Last night I had the pleasure of listening to Peter Temple give the inaugural Miles Franklin Literary Award Oration. I knew Peter to be a great speaker. I was also interested in his subject, “Reading the country: Thoughts on becoming an Australian writer”.
What it means to be an Australian writer has been on my mind ever since I applied for an Australia Council literature grant. The grant writing process required me to address questions such as how my proposed work would develop me as a writer and advance Australian literature… As my friend Sulari Gentill quipped of the exercise, ‘Thank goodness I know how to write fiction.’
I had to submit 10 pages of work to support my application. I combed through my two published novels and chose a piece from each, both told from the point of view of Thai characters. Christos Tsiolkas suggested I substitute one with a piece told from an Australian point of view and seeing as how he’s a previous winner of an Australia Council grant, I figured I’d take his advice. But I struggled to find a piece that was, at least to my mind, as engaging and lyrical as those I’d written from the point of view of Thai, Indian, Canadian even American characters.
Christos says I was being too harsh, but it got me wondering why don’t I feel inspired to write more about Australia and Australians. I read droves of Australian literature. And my central character Jayne Keeney is Australian. But both my novels to date are set in Thailand, and Jayne’s Australian-ness is defined largely by the ways it clashes with Thai culture. While my novels are not autobiographical, like Jayne I spent many years living as an expatriate in southeast Asia. And I continue to be drawn back, in part by the allure of the region, and in part by the sense I’ve never been able to shake that I don’t really belong in Australia.
Where this sense of estrangement comes from is something I plan to explore in future work. Meanwhile, the chance to hear Peter Temple’s thoughts on becoming an Australian writer was an opportunity too good to miss.
The oration was wonderful: witty, self-deprecating (“There’s no good reason to give novelists prizes–it only rewards narcissism”), erudite and insightful. Several of Temple’s observations resonated for me. He described Australia as having “a long history of newcomers failing to read the country”, and coming to a new country in mid-life as “like becoming a child again.” He was drawn to Melbourne and says, “in finding my city, I found my writing.”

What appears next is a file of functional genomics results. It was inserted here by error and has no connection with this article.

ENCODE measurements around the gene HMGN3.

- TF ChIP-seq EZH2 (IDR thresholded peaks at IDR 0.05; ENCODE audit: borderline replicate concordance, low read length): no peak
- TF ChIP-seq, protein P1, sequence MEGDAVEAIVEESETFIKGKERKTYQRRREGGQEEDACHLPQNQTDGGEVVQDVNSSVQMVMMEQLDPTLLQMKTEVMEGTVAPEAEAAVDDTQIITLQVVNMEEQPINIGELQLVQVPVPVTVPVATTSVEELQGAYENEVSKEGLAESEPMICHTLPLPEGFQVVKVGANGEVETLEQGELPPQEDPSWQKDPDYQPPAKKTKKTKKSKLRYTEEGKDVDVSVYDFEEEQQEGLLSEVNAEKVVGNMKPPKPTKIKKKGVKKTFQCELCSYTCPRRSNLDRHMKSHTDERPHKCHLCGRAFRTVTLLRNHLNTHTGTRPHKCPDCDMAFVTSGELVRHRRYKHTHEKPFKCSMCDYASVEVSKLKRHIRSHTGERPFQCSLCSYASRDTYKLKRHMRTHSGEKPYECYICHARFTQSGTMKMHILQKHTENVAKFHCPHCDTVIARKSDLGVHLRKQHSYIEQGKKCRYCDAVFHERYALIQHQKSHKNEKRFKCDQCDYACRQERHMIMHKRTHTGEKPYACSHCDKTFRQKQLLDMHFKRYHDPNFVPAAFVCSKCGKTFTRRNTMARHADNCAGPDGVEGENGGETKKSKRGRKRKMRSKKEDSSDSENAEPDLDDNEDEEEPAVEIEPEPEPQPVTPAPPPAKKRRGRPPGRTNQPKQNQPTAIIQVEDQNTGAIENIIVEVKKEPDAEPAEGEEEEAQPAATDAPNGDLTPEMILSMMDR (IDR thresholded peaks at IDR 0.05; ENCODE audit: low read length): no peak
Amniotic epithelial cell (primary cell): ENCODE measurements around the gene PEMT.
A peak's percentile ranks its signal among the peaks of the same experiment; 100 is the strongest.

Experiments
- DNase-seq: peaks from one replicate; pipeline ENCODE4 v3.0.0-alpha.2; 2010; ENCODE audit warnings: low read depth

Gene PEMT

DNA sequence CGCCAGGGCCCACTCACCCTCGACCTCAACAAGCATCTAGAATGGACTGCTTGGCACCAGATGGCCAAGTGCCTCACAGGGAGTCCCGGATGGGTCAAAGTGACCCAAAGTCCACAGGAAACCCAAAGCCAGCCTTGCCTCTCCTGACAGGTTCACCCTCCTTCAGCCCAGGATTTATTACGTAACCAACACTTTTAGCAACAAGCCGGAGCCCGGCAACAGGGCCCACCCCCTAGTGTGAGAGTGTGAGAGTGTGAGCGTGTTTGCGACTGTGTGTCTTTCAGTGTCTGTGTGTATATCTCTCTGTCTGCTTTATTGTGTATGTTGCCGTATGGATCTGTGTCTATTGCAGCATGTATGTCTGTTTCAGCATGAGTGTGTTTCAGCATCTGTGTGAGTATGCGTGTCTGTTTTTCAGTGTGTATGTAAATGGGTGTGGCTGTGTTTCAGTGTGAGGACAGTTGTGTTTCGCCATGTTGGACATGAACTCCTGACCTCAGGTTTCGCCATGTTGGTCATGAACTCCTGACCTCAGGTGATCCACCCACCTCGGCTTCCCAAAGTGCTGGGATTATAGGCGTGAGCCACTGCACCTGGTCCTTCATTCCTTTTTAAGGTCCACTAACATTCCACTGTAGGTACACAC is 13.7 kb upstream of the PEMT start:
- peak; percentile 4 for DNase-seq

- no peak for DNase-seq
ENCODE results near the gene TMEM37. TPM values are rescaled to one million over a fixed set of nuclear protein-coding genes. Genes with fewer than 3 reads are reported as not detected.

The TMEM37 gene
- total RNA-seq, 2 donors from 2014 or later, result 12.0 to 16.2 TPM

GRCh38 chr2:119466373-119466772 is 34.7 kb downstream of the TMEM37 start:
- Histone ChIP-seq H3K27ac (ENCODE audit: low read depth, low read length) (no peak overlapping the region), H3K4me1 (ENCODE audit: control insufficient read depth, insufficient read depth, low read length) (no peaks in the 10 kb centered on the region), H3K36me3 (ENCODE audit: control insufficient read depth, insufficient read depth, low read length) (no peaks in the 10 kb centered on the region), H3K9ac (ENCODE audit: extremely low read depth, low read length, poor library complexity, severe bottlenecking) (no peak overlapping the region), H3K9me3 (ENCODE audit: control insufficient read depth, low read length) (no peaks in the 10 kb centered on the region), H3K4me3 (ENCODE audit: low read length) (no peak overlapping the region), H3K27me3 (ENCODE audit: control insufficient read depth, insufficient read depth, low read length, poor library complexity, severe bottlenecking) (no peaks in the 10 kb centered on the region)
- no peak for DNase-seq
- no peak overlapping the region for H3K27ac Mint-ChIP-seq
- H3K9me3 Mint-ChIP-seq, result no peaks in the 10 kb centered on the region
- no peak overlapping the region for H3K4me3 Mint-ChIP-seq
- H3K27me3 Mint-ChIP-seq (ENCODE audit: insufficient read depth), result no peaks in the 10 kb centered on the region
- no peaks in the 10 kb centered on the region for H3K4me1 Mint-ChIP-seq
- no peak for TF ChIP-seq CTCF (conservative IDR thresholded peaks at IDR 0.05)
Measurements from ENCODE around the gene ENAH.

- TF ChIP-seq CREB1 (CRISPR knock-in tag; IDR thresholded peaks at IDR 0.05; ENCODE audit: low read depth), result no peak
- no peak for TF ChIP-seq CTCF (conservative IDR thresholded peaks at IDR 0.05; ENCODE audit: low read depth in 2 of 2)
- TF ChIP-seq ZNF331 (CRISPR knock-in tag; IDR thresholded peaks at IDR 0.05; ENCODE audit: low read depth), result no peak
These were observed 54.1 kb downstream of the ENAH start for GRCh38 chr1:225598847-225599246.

Melbourne, my hometown, Temple described as “a city with a very long memory. It does not forgive or forget… ‘Vulgar’ is a Melbourne word, as are concepts like irony and paradox and out of bounds on the full… In Melbourne, there’s no dignity in success. It’s failure that confers dignity.”
I put it to Temple in the Q&A session that it’s not just Melbourne for whom failure confers dignity but for Australians in general, our commemoration of defeat at Gallipoli being perhaps the most vivid example. He conceded there was something to that, notwithstanding the heroism we also commemorate at Gallipoli. “Australians do not boast of successes and are most resistant to big noting,” he said. “They are more likely to speak of failures.”
It strikes me that one reason I don’t always feel like I belong in Australia is because I don’t share this reification of failure. I hate settling for defeat. I was brought up as a Fitzroy supporter in the 1970s and 80s and I simply lost interest in football. Continual failure was not dignifying to my mind. It was just boring. I’m no fan of big noting either. But surely there must be alternatives to undignified boastfulness and dignified defeat.
Temple is right: Australians have a unique capacity to celebrate failure. I stumbled across a wonderful example of this during a recent visit to Red Cliffs in Victoria’s Mallee region. Red Cliffs’ main tourist attraction is Big Lizzie, the largest tractor ever built in Australia. Her story essentially one of monumental failure. The 45 ton wonder was built by engineer Frank Bottrill in Melbourne over a 12-month period, with the idea of replacing the camel trains that carried loads of wool and other goods over sandy terrain. Why Bottrill thought he needed to improve on nature in this regard is not known.
With a top speed of 2 miles an hour, Big Lizzie left Melbourne in early 1916, expecting to be in Broken Hill by early 1917. She never made it that far, breaking down, forcing bridges to collapse under her weight, turning back from flooded rivers. Bottrill’s great-nephew Les Gates told George Negus in 2003 Big Lizzie “didn’t make money for three years, and Uncle Frank had been declared bankrupt because it was impossible to make a living with it.” In the end she was deployed for one of the largest land-clearing exercises in the country, flattening 6,000 hectares over four years around Red Cliffs to provide 700 Soldier Settlement blocks for World War 1 veterans, with disastrous consequences longer-term for the Murray-Darling Basin.
Yet a committee formed in 1971, the year of Red Cliffs Golden Jubilee, saw fit to rescue Big Lizzie from the scrap heap and restore her and one of her trailers to their former glory. She now occupies pride of place in the town sqaure. To their credit, the city fathers knew what they were doing: the day I visited, Big Lizzie was being admired by a mob of blokes who’d arrived by minibus on tour from Mildura.
“Rusted, worn but proud” reads the plaque on her flank.
It could well be our national motto.